Simon Esslinger

09.07.2019
8 min reading time

Connecting the digital worlds - part 2

In the previous article we clarified the idea of the challenge and set up a demo machine. In this article we take on the implementation of the first route of events in the tapio-IFTTT-Connector: From IFTTT to tapio-ready machines.

Connecting the digital worlds - part 2

As previously specified we want to use the IFTTT Webhook service so that when an applet using the Webhook service is triggered we will receive a HTTP request at the endpoint specified in the applet. We then want to process the request and forward the event to the machine using tapios Commanding API. The Commanding API is typically used to interact with OPC UA servers running on tapio-ready machines.

When we recognized that our tapio-IFTTT-Connector simply has to receive a HTTP request, then process it and finally make another HTTP request we opted for a serverless implementation approach. As you can tell by its name there are no servers in a serverless architecture but rather snippets of code which execute on certain conditions. Of course these snippets still run on a server but not on our servers. This way we can safe money because we don't have to operate or rent a server 24/7 and in addition we don't have to worry about setting up a server, installing a runtime environment etc. There are multiple products available for implementing serverless architectures. We picked Azure Functions from Microsofts cloud platform Azure.

When we started coding the desire for proper debugging arised rather quickly. So how does one debug an Azure Function? We can't simply establish a debugging session to our deployed function. Instead we have to run the Azure Function locally and forward the HTTP requests from IFTTT to our local machine and this is where ngrok came in handy.

With ngrok we're able to expose a local server behind a NAT or firewall to the internet and therefore IFTTT and it's dead simple:

We only have to register on ngrok, download the executable and create ourselves an authentication token (replace some_token with the key provided for our account on ngrok).

PS C:\Program Files\ngrok> ./ngrok authtoken some_token
Authtoken saved to configuration file: C:\Users\Simon/.ngrok2/ngrok.yml   

Now we're already able to expose a local port. In the example below we're exposing the local port our Azure Function is using:

PS C:\Program Files\ngrok> ./ngrok http 1337

After running the above we're given a monitor screen in our terminal. Behind the Forwarding keyword we can see active tunnels. In our example below our local Azure Function is now exposed behind http://qyt7q40w03.ngrok.io. We can verify if everything is working correctly by opening the ngrok URL in our web browser (sending a GET request). As we can see at the bottom of the output a GET request was logged as expected. It works! If you'd like to have a deeper look in incoming requests you can explore ngroks web interface running locally on port 4040.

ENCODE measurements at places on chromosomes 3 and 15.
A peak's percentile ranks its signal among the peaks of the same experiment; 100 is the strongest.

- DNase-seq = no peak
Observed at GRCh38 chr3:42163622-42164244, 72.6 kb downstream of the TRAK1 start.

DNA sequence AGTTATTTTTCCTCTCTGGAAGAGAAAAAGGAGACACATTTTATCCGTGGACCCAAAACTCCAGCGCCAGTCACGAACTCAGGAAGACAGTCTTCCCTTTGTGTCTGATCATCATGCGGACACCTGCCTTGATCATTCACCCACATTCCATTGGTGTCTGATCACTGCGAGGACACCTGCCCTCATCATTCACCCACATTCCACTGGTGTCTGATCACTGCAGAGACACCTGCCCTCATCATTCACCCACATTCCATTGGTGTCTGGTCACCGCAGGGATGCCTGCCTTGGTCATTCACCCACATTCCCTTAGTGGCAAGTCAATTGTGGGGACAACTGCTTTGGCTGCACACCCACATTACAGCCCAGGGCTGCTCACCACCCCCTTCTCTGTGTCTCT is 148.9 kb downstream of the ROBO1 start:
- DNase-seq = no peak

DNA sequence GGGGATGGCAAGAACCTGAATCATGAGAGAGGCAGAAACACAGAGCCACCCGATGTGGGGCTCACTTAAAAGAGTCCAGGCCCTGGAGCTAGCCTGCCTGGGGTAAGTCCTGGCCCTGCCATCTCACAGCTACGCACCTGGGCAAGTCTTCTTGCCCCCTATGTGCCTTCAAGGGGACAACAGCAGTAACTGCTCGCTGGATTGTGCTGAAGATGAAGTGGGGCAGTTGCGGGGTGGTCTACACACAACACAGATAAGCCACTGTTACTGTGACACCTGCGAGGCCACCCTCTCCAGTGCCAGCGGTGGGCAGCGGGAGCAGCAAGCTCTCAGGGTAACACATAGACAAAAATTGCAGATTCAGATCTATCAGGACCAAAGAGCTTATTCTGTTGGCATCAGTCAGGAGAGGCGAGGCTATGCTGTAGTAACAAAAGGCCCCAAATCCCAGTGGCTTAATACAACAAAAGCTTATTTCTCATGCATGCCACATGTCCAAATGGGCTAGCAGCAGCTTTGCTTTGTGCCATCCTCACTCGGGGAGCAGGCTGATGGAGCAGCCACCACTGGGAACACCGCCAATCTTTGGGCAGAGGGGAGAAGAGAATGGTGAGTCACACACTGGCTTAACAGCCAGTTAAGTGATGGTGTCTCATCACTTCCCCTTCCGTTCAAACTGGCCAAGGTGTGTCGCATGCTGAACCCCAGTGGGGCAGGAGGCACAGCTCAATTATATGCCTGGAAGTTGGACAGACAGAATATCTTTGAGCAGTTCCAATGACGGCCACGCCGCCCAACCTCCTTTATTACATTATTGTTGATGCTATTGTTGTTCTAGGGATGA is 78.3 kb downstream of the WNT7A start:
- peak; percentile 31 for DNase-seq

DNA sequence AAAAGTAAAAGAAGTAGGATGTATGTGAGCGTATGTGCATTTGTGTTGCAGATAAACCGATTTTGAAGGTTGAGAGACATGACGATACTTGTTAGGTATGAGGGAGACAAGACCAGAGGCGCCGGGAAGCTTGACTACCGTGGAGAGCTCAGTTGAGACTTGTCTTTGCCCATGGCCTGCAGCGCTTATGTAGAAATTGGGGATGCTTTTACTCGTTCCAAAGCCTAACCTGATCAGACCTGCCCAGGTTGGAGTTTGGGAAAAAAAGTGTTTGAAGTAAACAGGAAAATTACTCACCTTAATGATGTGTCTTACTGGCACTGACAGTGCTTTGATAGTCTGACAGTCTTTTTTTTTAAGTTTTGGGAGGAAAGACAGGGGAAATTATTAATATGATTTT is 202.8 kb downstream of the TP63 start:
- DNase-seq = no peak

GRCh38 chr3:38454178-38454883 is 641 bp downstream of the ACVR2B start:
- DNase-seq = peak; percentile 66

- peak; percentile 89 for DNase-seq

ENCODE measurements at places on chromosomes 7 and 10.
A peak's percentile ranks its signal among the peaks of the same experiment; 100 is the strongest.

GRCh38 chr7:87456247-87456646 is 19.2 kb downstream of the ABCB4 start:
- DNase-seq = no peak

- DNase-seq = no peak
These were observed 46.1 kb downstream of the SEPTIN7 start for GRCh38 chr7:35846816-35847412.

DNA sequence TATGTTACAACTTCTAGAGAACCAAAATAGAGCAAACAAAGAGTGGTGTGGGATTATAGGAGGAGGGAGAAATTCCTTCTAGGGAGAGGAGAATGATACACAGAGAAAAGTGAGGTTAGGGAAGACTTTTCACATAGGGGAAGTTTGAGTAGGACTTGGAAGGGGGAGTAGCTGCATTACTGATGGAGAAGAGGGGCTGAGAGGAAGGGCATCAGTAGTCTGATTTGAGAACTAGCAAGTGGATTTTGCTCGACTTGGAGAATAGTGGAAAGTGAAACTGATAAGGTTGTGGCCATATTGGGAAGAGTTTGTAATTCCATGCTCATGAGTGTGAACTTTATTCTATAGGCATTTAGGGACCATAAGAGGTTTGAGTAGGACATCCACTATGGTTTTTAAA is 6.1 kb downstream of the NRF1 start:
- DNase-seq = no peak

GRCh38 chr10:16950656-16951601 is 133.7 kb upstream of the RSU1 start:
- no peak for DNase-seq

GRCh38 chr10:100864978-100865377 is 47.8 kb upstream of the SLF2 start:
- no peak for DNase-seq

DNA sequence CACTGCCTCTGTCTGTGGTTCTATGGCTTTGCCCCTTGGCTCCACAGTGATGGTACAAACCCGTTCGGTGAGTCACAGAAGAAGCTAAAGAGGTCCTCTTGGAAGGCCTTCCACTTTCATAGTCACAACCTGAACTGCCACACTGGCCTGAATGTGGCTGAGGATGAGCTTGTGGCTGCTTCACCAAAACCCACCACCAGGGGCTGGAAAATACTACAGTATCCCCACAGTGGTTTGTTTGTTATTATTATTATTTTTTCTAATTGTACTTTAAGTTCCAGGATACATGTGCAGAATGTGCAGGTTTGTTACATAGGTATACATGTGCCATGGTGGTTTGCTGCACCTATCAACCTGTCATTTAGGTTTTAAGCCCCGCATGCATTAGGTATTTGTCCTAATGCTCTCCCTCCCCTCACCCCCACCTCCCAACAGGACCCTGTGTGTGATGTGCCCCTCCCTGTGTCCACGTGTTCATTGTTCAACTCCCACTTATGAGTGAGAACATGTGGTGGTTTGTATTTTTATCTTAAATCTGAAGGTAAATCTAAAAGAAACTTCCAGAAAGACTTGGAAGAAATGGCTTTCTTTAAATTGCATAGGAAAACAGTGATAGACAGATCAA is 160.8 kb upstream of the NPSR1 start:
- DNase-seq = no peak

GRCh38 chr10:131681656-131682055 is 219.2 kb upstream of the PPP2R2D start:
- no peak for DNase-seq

ngrok by @inconshreveable                               (Ctrl+C to quit)

Session Status      online
Account             (Plan: Free)
Version             2.3.30
Region              United States (us)
Web Interface       http://127.0.0.1:4040
Forwarding          http://qyt7q40w03.ngrok.io -> http://localhost:1337
Forwarding          https://qyt7q40w03.ngrok.io -> http://localhost:1337

Connections         ttl     opn     rt1     rt5     p50     p90
                    2       0       0.01    0.01    2.31    2.31

HTTP Requests
-------------

GET /WebhookProcessorFunction               200 OK

To actually develop and debug with real HTTP requests from IFTTT we have to create an applet with a trigger under our control and an action which sends HTTP requests to our local Azure Function exposed through ngrok. Therefore we create an applet which sends a POST request into our ngrok tunnel when we press a button on our smartphone:

HTW applet-config

Due to our limited time frame we opted for a plain text body with a simple event name to lower complexity. Further down the line one could however transmit full blown JSON objects.

Now for the good stuff: The implementation of the Azure Function. The code below basically waits for GET or POST requests, parses the body of the request, interprets it as event and then forwards it to our machine using the Commanding API.

The Commanding API is normally used to alter item values or call methods on a OPC UA server associated with the CloudConnector but we figured we can use an item write request as well to transmit an event. On OPC UA server side we then just have to wait for item state changes and interpret them as events.

[FunctionName("WebhookProcessorFunction")]
public static async Task<IActionResult> Run(
    [HttpTrigger(AuthorizationLevel.Function, "get", "post", Route = null)] HttpRequest req, Microsoft.Azure.WebJobs.ExecutionContext context, CancellationToken cancellationToken)
{
    var eventName = await new StreamReader(req.Body).ReadToEndAsync();
    var processedEvent = JsonConvert.SerializeObject(EventFactory.Create(eventName));

    await CallCommandAsync(new Command
    {
        CommandType = "itemWrite",
        Id = "ProcessEvent",
        ServerId = Config["ServerId"],
        TapioMachineId = Config["TapioMachineId"],
        Arguments = new Dictionary<string, CommandArgument>
        {
            { "value", new CommandArgument
                {
                 Value = processedEvent , ValueType = "String"
                }
            }
        }
    }, cancellationToken);

    return new OkObjectResult("The command was processed successfully");
}

The EventFactory class is responsible for mapping event data from IFTTT to our generic event model:

public class Event
{
    [JsonProperty("name")]
    public string Name { get; set; }
    [JsonProperty("payload")]
    public string Payload { get; set; }
}